Conjunctivitis, also known as pink eyeIt is a condition that can be caused by an infection or a reaction to an allergen. The term pink eye comes from the fact that it causes redness or swelling in the white of the eye.
“You can develop pink eye by coming into contact with a virus or bacteria on a surface and then touching your face or eyes,” Dessini Drakulich, O.D., an ophthalmologist at Nebraska Medicine. “People who wear contact lenses are also more likely to develop pink eye if they do not wash their hands well when changing contact lenses or if they wear them outside the recommended range of use.”
Pink eye caused by viruses is the most common and highly contagious. This infection usually goes away on its own after about seven to 14 days.
Symptoms of viral conjunctivitis
- Redness in the white of the eye
- Prominent blood vessels
- Pain or burning
- watery eyes
Because most cases of viral conjunctivitis are mild, treatment is rarely recommended unless you have a very severe form. Over-the-counter drops such as artificial tears can be used to help soothe your eyes.
Because the virus is highly contagious, you should be careful not to touch your face or eyes when you are around others to avoid spreading the virus.
Viral conjunctivitis treatment
- Over-the-counter artificial tears
- Frequent hand washing
- Change your pillowcases and sheets frequently
- Avoid sharing towels
- Avoid close contact with others, such as touching or shaking hands
Conjunctivitis caused by a bacterial infection is most common in young children. “Adults rarely get this form of pink eye. They usually come into contact with this type of bacteria fairly frequently over the years and become immune to it,” Dr. Draculich says.
While it’s not as contagious as viral conjunctivitis, it can spread quickly in a nursery or school environment as children tend to touch everything around them in addition to their face and eyes, notes Dr. Drakulich.
Symptoms of bacterial conjunctivitis are slightly different from a viral infection. The telltale sign of a bacterial infection is green and yellow secretions. It is also itchy and usually not painful.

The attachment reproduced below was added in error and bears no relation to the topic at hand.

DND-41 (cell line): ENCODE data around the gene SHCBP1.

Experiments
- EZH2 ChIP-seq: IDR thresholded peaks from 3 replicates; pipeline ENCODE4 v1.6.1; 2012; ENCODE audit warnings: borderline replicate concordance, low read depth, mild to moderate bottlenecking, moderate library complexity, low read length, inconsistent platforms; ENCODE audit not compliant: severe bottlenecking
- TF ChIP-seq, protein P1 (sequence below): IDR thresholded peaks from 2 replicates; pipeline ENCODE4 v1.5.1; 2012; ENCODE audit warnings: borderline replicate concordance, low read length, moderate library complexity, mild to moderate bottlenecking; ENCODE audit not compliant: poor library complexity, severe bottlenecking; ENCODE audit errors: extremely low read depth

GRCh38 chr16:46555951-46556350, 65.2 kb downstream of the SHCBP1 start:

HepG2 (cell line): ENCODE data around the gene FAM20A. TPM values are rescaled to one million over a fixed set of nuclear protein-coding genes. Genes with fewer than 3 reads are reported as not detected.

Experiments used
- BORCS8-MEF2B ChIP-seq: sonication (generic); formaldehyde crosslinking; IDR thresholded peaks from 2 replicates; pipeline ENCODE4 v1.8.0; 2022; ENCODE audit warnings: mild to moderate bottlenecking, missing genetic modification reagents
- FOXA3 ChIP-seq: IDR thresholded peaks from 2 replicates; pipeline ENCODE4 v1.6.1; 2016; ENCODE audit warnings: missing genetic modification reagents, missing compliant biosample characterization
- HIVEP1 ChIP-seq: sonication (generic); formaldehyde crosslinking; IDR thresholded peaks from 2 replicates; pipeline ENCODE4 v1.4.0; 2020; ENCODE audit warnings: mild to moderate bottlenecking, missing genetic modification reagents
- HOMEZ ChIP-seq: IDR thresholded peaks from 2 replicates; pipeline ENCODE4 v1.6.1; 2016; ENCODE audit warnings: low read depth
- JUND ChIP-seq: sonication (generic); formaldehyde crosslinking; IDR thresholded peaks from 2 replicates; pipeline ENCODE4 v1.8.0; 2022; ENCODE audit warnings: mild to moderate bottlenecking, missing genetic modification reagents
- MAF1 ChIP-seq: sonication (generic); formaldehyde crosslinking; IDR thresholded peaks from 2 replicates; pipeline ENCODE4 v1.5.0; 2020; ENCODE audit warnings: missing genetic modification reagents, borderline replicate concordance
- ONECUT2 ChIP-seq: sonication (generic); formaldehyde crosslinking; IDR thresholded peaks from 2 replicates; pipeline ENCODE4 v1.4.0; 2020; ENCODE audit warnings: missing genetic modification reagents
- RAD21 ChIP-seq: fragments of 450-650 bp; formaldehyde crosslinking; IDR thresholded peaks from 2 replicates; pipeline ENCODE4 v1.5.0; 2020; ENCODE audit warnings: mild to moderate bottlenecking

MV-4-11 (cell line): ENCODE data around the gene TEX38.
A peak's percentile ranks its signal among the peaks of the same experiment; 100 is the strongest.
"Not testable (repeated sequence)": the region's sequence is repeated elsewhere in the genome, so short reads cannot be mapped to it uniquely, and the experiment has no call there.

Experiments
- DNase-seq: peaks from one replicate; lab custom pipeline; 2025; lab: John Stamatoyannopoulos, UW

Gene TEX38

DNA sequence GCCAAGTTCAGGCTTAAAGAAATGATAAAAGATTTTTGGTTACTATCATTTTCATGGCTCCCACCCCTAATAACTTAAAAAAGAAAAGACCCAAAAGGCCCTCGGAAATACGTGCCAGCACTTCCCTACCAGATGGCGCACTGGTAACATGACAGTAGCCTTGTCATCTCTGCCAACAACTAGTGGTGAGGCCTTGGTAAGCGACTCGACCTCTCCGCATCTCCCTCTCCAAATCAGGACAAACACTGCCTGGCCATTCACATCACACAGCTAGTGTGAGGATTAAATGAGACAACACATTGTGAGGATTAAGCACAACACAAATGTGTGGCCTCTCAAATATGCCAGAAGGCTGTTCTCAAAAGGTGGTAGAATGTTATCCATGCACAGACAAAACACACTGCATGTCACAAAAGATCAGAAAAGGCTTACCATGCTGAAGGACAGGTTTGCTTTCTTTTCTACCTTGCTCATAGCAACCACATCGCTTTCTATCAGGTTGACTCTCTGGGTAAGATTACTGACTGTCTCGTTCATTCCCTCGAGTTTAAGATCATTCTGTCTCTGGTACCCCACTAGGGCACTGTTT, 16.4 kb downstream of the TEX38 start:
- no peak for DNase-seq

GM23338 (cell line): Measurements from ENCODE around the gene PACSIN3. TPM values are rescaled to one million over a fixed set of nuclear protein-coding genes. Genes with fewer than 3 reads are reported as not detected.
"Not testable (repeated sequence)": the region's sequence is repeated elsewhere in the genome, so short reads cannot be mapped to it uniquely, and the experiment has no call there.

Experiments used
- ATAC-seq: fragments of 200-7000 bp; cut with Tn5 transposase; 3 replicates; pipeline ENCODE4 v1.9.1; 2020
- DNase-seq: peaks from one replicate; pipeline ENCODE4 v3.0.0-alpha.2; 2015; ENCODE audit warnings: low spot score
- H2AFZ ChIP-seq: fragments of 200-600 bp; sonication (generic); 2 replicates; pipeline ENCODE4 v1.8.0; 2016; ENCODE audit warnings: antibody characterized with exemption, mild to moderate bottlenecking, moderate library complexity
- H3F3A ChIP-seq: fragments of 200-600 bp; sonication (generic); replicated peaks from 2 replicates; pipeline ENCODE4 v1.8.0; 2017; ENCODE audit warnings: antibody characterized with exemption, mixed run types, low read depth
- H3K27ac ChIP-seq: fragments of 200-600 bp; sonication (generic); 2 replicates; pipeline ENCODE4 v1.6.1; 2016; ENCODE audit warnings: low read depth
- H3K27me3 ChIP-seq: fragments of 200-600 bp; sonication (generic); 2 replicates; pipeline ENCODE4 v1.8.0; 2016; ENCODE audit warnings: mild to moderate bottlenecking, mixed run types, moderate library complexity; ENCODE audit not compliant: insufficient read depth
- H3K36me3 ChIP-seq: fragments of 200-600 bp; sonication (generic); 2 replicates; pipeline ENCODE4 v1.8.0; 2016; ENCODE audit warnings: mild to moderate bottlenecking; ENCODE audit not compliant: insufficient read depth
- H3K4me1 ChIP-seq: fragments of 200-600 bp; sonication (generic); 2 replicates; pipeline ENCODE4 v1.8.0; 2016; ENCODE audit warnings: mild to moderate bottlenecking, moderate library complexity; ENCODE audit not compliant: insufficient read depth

Symptoms of bacterial conjunctivitis
- puffy red eyes
- Itchy watery eyes
- Green and yellow discharge from the eyes
Bacterial conjunctivitis is treated with a topical antibiotic. “While it may get better without treatment, an antibiotic will shorten the duration of the infection, prevent complications and reduce its spread to others,” Dr. Drakulich says. “I highly recommend diagnosing and treating your child. If left untreated, the infection can become more serious. This may require hospitalization and cause permanent damage to vision. If your child develops a fever, this is often a sign of a more serious infection and needs a medical evaluation” .
Dr. Draculich recommends keeping your child home for 24 to 48 hours after starting the antibiotic to reduce the spread of the disease.
Bacterial conjunctivitis treatment
- topical antibiotic
- Frequent hand washing
- Wash pillowcases, sheets and upholstery frequently
- Avoid sharing towels
Allergic conjunctivitis is not contagious and occurs more often in people who have allergies, asthma, or eczema. Antibiotics will not improve the condition, but they can help relieve symptoms by soothing the eyes and reducing itching.
Treatment of allergic conjunctivitis
- Allergy drugs
- Over-the-counter allergy eye drops
Other causes of conjunctivitis include:
Fungal conjunctivitis is usually associated with getting an organic material into your eye, such as a tree branch, and infection. This type of infection can be very difficult to treat and should be evaluated by your doctor immediately.
Symptoms of fungal conjunctivitis
- Painful red eye
- Eye infection
What if my pink eyes keep coming back?
If your pink eye returns after treatment, this is likely a sign that it has not been treated appropriately and needs further evaluation, advises Dr. Draculich. It may also return frequently due to allergies or dry eyes. dry eye It is a condition that occurs when your eyes cannot provide adequate lubrication. It can make your eyes red and inflamed, and may cause you to sting or burn.
When to see a pink eye doctor?
- Your child has normal symptoms of conjunctivitis, in addition to a fever
- vision problems
- severe eye pain
- Suppressed immune system or other chronic medical problems
- A bacterial infection that does not go away after five days
pink eye It can become dangerous if not treated properly. Not sure what’s causing your pink eye, or whether it’s still not clear? a call 800.922.0000 To make an appointment with an eye specialist.